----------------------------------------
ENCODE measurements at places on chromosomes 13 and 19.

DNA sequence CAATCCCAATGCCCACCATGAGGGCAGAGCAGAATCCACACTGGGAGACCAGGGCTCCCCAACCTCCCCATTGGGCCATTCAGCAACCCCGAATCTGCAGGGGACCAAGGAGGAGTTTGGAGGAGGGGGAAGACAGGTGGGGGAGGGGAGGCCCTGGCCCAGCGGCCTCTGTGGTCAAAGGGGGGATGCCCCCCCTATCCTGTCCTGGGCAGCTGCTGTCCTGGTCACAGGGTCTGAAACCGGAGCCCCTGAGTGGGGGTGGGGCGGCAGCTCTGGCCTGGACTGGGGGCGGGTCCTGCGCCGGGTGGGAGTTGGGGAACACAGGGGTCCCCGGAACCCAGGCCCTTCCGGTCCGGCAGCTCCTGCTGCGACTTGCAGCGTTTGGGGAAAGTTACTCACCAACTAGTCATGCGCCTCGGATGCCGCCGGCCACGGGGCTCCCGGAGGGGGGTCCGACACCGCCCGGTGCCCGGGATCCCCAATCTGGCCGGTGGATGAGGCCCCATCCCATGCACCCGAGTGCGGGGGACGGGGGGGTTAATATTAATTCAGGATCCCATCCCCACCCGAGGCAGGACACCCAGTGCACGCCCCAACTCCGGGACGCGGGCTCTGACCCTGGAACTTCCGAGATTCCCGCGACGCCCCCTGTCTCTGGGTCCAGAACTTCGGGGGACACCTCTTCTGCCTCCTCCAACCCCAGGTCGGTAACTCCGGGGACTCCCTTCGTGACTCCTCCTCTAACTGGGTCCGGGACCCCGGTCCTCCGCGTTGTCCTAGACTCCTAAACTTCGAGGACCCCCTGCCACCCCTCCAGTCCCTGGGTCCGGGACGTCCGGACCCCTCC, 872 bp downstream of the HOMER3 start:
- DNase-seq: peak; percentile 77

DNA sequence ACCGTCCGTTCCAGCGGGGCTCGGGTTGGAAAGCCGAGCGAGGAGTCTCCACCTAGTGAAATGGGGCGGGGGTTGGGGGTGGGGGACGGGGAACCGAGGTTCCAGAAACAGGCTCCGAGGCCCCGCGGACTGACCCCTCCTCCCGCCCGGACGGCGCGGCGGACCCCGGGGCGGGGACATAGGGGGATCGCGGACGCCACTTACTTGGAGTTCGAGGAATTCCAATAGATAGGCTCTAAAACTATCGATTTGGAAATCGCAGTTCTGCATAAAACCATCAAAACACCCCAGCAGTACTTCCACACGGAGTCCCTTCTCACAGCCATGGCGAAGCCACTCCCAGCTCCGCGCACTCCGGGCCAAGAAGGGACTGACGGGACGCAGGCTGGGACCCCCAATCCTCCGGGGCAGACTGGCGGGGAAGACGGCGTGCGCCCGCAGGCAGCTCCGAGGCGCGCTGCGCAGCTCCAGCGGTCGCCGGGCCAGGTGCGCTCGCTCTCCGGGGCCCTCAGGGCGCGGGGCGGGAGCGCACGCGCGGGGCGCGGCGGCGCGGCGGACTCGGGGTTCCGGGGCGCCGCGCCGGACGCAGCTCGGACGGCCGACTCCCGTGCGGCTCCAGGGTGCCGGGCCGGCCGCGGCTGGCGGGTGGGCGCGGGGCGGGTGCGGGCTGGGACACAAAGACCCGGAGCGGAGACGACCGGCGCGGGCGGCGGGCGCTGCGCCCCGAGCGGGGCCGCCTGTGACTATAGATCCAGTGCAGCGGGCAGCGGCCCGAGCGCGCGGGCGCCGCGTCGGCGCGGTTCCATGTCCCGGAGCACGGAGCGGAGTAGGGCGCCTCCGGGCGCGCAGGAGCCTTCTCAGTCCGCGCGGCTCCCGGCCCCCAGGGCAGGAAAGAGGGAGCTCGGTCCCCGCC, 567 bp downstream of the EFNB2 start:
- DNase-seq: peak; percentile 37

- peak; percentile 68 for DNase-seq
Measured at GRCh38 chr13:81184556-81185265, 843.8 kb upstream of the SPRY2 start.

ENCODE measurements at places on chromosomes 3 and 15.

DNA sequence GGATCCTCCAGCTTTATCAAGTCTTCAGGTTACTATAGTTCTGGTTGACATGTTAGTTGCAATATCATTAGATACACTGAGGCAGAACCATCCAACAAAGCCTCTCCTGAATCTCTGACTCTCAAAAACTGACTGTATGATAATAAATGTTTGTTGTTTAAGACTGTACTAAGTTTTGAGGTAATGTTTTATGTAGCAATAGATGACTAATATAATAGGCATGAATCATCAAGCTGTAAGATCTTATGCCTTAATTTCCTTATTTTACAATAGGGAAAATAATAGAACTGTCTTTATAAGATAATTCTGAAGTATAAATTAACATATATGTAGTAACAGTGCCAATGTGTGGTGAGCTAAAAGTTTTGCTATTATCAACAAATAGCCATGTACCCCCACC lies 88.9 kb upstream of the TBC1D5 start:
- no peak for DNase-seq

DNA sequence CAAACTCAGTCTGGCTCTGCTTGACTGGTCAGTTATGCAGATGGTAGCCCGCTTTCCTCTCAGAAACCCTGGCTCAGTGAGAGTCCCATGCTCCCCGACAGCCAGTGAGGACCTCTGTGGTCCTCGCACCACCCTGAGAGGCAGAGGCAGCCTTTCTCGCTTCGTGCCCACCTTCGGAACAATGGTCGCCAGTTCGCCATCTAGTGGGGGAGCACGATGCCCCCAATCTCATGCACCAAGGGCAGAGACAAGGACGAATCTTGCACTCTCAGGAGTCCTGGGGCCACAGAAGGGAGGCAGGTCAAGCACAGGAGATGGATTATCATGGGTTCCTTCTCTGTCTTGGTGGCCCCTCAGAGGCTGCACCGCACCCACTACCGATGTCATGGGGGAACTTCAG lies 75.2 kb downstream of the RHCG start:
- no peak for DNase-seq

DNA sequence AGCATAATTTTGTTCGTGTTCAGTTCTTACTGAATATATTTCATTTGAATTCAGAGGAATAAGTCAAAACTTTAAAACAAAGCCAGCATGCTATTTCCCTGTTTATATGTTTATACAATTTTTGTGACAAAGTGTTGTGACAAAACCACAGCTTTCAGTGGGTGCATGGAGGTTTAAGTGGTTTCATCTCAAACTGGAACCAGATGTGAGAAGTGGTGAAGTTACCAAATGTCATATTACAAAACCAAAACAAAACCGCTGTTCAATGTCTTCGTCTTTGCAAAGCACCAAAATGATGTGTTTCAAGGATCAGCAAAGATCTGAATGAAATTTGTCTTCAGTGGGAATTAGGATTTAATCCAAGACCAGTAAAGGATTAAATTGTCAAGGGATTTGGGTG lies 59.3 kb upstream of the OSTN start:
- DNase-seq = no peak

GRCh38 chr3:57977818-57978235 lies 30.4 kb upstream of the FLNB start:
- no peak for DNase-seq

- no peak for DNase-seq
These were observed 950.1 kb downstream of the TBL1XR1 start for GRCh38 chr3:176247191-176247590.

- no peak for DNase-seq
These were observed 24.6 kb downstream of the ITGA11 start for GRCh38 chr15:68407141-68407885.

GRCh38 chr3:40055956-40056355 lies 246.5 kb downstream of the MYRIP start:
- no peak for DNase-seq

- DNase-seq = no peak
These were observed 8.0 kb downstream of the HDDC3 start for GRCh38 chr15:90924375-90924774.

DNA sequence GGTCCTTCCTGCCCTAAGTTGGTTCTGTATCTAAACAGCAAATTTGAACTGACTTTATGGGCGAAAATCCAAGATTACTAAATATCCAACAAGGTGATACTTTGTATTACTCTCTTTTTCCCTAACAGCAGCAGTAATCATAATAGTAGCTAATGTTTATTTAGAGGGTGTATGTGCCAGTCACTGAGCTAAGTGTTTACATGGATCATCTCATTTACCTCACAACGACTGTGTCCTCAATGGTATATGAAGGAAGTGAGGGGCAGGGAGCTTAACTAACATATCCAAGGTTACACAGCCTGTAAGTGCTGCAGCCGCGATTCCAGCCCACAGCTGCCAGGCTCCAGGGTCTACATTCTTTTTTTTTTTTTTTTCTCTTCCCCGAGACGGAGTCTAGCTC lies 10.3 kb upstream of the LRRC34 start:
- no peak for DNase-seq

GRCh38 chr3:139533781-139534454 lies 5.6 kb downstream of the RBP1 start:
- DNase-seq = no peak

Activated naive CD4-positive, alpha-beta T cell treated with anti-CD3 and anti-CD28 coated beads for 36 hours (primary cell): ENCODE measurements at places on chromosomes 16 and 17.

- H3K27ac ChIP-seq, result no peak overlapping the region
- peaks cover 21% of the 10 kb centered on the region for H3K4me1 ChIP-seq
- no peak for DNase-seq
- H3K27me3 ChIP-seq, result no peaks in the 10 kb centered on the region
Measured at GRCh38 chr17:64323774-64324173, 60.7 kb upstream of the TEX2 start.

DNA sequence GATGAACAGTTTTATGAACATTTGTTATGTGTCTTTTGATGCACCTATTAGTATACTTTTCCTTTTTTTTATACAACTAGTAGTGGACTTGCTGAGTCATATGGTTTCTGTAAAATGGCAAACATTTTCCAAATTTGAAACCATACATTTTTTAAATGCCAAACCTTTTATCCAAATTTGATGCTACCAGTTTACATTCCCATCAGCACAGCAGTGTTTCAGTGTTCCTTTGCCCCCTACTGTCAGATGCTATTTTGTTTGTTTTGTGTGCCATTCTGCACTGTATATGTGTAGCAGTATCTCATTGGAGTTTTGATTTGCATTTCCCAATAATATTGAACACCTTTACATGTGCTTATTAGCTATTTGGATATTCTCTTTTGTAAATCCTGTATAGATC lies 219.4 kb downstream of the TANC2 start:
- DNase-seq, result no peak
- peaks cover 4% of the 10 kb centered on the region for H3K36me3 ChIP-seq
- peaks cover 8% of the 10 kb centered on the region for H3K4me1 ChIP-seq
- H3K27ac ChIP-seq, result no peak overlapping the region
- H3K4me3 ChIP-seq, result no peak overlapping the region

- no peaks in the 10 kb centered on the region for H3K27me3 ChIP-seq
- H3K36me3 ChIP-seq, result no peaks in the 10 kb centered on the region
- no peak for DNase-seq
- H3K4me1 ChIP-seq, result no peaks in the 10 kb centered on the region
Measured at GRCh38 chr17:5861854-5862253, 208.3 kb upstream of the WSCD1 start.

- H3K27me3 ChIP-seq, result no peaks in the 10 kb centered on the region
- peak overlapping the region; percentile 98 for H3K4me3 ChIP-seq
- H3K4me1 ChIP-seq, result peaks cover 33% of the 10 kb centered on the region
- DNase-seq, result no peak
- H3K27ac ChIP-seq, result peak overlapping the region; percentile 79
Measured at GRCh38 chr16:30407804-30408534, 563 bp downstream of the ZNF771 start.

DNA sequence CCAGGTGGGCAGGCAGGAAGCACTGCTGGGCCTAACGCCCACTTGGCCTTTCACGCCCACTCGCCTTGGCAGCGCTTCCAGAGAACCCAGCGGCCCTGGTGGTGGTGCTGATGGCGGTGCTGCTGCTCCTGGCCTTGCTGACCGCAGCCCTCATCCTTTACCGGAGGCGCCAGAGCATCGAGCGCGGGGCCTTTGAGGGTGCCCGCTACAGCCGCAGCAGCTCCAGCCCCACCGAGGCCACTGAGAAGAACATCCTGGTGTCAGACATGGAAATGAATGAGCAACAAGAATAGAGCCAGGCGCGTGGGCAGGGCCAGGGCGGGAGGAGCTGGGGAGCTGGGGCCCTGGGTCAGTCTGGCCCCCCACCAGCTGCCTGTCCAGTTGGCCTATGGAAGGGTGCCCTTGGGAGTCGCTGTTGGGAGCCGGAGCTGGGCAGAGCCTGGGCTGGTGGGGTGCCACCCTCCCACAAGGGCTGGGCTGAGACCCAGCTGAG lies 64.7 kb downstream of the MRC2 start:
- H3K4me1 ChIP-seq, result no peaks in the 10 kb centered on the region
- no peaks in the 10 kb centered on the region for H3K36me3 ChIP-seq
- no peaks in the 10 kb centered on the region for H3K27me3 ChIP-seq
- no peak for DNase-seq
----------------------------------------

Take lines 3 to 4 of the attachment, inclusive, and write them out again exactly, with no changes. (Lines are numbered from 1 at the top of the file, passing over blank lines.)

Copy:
- DNase-seq: peak; percentile 77

DNA sequence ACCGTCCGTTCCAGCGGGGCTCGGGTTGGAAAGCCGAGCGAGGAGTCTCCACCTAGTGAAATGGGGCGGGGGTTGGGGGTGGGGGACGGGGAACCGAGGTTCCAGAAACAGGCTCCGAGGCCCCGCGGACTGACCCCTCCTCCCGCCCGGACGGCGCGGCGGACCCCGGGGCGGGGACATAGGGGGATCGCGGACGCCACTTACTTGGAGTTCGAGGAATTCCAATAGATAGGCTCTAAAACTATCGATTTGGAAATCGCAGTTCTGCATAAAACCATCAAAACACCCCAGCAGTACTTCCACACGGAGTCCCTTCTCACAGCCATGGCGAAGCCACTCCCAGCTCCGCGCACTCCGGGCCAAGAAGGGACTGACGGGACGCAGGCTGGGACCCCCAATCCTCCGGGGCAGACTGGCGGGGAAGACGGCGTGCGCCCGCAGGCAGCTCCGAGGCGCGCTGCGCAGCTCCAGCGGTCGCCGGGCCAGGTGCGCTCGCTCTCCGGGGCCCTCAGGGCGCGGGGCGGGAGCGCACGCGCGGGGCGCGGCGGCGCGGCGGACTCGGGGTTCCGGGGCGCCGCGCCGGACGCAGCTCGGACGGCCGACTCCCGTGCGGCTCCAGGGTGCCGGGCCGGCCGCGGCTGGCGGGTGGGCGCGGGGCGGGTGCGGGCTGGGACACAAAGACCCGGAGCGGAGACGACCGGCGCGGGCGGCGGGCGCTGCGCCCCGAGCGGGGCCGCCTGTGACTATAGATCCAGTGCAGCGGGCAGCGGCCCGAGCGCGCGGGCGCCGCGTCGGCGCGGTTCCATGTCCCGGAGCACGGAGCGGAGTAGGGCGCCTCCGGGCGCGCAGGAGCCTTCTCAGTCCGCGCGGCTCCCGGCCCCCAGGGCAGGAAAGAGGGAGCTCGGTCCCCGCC, 567 bp downstream of the EFNB2 start: